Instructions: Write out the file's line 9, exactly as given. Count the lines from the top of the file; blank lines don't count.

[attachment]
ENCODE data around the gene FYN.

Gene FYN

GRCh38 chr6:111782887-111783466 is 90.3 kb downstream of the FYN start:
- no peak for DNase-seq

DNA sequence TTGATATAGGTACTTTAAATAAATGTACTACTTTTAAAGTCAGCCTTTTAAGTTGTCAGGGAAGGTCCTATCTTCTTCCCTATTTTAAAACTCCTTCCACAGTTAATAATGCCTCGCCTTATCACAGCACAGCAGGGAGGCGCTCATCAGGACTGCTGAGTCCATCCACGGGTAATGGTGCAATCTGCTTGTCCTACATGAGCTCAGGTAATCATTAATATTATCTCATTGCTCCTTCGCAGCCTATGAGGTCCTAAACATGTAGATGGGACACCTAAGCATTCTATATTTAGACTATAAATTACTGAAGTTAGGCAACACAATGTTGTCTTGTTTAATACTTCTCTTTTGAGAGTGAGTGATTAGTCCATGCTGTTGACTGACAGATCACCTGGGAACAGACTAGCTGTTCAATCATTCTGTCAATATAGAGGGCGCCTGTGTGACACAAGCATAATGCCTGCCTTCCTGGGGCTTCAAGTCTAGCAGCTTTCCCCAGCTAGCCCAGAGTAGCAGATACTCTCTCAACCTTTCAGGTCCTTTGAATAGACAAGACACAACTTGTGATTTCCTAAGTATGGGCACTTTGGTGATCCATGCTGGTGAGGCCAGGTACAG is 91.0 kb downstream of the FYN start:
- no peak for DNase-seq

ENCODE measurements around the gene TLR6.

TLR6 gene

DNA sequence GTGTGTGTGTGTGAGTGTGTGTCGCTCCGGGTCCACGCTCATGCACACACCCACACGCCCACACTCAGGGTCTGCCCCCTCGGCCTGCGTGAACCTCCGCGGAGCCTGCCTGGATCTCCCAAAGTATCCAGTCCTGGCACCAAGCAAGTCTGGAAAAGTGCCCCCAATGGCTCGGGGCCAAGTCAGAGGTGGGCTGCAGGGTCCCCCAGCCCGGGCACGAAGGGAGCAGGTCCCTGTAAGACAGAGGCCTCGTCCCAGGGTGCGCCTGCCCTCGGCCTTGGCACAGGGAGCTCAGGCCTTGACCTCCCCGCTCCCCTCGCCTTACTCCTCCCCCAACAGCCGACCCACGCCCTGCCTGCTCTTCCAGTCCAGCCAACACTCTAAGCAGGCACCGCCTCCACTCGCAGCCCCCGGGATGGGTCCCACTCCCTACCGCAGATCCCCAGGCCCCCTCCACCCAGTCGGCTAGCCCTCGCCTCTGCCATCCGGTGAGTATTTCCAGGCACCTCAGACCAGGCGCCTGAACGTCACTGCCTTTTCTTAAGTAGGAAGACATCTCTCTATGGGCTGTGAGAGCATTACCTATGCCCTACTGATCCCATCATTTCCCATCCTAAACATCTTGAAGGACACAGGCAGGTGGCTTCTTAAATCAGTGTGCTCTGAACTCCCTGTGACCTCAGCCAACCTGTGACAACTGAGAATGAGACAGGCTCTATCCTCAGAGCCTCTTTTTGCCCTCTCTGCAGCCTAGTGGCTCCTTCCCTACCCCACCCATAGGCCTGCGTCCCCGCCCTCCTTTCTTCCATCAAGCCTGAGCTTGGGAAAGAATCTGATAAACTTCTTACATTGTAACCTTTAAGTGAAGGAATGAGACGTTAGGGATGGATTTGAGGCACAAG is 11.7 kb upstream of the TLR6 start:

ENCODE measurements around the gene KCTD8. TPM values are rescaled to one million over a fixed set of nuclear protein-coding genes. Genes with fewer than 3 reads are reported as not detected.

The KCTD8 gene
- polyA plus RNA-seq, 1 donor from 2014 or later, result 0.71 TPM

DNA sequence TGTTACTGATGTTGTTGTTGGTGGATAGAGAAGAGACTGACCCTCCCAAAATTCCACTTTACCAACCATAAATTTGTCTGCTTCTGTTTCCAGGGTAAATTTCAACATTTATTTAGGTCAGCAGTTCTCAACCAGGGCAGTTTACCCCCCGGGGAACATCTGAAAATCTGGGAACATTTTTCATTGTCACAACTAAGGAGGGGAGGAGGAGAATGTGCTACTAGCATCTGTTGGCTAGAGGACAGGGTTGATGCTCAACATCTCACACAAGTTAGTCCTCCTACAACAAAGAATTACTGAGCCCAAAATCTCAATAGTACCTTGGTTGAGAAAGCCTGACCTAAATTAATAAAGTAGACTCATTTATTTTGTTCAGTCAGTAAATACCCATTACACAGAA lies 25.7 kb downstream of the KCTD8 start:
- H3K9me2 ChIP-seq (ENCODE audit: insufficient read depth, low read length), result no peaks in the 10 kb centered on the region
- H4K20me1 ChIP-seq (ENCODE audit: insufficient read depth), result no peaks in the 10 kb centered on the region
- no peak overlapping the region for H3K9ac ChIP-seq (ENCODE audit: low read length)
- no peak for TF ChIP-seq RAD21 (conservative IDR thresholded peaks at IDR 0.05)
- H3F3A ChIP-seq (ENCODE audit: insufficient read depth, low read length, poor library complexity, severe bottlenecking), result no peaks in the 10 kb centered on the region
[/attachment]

DNA sequence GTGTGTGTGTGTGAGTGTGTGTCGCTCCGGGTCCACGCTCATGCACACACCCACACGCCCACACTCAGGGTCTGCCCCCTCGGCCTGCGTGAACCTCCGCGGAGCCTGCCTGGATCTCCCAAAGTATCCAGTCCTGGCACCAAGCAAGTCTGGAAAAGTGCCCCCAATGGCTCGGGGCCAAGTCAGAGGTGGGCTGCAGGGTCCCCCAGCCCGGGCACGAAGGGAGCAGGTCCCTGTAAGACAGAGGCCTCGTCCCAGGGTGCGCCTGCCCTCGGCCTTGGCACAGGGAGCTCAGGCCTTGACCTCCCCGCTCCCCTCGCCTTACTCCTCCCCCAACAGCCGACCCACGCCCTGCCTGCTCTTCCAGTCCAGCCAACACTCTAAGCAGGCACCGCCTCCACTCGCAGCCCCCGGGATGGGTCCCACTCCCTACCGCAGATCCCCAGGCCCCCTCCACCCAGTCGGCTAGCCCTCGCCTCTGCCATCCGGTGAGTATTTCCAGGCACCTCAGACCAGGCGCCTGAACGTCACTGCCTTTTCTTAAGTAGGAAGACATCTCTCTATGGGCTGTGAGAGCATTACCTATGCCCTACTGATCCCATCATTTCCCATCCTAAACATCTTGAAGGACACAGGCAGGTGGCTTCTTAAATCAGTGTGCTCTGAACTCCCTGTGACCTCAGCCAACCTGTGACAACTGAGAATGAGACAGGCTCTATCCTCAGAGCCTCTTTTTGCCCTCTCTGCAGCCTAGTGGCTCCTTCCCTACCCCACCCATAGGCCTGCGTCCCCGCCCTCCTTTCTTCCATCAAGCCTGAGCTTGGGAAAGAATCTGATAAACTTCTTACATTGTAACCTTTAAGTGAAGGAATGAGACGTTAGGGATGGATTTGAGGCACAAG is 11.7 kb upstream of the TLR6 start: